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Discussion Questions for The Invention of Wings-Quotes

Question answered by Rosanne Rosen, Former Senior Vice President of Operations

Discussion Questions for The Invention of Wings-Quotes

What was your favorite quote in the book and why?

I found I was highlighting many passages from the book and would have a hard time selecting my favorite.  For me, there were two very profound quotes.

The first one is when Handful tells Sarah, "My body might be a slave, but not my mind. For you, it’s the other way round,” After I read that line I had to pause a moment and reflect.  Both women were slaves by circumstances of their color or societal norms.  One of the things I like most about Sue Monk Kidd’s writing style is that she helps the reader understand how the protagonists might feel or think.  We know exactly what Handful and Sarah’s feelings are from their points of view.

Growing up with the ability to vote, choose my profession, where I live, what I do, where I went to school, was an automatic. I had the freedom of choice. I was too young to march for Civil Rights in the 1960s although I discussed with my parents the idea that all people were created equally and expressed my wish that I was old enough to have been there.  Before reading this quote, I was very singular in my thinking about slavery….that it was only the imprisonment of another person.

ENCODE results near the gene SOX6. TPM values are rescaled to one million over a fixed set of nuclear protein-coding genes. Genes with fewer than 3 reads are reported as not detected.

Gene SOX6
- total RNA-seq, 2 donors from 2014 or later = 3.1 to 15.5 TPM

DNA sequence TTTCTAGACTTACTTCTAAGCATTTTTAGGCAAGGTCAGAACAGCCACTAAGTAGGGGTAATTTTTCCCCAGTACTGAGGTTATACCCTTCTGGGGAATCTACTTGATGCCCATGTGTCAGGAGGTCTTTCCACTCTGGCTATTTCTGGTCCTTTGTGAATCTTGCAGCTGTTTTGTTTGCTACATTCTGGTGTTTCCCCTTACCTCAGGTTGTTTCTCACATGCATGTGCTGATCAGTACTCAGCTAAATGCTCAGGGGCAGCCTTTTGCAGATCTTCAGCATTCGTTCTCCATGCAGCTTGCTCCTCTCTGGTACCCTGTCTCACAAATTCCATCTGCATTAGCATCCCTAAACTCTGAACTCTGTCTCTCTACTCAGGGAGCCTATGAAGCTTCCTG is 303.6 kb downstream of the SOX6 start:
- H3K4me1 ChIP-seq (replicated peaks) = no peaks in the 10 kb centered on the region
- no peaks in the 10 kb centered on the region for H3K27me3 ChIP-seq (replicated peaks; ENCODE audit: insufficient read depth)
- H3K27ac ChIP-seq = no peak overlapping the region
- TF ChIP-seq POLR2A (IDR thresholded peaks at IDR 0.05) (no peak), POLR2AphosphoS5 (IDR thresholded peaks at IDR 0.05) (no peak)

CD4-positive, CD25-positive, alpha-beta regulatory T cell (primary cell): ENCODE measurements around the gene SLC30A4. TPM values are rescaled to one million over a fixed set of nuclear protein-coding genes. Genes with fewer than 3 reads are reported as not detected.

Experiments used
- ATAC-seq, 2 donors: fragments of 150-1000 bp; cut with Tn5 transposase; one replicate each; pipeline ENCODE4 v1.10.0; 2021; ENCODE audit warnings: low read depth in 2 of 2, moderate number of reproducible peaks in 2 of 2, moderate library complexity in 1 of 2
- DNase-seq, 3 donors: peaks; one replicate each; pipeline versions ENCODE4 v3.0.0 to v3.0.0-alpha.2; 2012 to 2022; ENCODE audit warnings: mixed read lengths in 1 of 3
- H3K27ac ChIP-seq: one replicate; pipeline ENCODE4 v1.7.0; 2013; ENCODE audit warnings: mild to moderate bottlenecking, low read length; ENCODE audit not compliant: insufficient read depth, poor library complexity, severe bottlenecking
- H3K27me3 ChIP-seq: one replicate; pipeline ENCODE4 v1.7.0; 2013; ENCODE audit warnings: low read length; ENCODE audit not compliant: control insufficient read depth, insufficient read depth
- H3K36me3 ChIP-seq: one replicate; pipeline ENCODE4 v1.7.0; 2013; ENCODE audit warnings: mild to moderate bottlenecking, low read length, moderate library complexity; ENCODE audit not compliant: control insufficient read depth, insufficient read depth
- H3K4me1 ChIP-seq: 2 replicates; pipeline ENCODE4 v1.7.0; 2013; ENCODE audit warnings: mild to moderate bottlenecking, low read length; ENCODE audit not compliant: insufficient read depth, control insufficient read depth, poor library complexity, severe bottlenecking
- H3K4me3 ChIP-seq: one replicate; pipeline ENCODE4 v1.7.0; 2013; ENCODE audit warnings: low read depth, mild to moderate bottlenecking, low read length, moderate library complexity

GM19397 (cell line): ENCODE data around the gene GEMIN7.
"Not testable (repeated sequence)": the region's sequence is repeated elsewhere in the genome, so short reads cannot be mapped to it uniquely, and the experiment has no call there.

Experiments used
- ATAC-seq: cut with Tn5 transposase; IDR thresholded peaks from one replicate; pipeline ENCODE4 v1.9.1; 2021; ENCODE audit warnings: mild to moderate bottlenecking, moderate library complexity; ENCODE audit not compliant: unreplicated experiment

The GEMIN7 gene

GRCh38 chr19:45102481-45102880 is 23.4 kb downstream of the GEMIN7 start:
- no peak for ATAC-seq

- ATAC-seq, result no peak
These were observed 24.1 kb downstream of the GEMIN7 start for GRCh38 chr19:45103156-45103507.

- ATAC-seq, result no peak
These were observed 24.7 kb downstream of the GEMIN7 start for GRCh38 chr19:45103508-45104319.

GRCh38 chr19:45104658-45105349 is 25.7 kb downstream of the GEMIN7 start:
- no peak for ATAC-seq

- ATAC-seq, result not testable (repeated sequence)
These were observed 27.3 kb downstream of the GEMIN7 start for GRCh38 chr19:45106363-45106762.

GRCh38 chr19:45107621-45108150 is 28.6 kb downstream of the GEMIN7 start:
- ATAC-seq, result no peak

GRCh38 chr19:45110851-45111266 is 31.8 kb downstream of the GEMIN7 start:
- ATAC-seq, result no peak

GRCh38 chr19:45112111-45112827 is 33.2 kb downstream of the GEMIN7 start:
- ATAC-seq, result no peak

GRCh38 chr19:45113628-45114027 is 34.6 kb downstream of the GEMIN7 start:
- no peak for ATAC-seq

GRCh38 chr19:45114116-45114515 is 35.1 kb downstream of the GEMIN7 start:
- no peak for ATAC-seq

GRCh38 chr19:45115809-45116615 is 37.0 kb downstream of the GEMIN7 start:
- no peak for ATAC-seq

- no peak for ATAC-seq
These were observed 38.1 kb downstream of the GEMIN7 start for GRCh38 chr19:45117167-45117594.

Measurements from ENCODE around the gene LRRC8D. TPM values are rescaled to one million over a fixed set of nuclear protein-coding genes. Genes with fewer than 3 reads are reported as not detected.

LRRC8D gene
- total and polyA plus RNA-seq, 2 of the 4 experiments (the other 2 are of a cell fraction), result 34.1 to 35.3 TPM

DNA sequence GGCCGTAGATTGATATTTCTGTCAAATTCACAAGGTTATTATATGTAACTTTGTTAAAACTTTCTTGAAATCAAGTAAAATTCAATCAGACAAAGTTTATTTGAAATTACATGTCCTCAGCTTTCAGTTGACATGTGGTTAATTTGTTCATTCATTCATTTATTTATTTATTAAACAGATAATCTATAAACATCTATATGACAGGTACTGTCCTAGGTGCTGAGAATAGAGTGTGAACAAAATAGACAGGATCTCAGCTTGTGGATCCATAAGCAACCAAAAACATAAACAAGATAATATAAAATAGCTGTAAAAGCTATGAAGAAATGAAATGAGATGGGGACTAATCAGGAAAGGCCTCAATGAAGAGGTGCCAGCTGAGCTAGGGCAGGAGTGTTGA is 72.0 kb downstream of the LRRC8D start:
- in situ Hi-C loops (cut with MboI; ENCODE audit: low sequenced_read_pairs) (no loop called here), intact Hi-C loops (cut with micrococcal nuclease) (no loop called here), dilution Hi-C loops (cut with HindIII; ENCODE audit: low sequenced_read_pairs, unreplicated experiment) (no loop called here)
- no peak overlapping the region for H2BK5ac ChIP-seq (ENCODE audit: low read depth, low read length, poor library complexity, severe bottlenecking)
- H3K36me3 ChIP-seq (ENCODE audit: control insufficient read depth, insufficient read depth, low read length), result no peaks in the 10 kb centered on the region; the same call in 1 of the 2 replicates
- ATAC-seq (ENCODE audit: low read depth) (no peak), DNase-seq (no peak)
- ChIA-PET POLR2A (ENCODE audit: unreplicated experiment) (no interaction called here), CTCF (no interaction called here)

The other quote which stood out for me is “To remain silent in the face of evil is itself a form of evil.” This has been repeated in different ways for years and even goes back to Biblical times when Rabbi Hillel, a famous Jewish leader, said, “If I am not for myself, who will be for me? If I am not for others, what am I? And if not now, when?” I believe it is important to continually remind ourselves and others that we must not remain silent if an evil is being committed.  If we witness someone being bullied, harassed or some other atrocity, we need to make sure to do what we can to protect them and speak out in whatever form we can.
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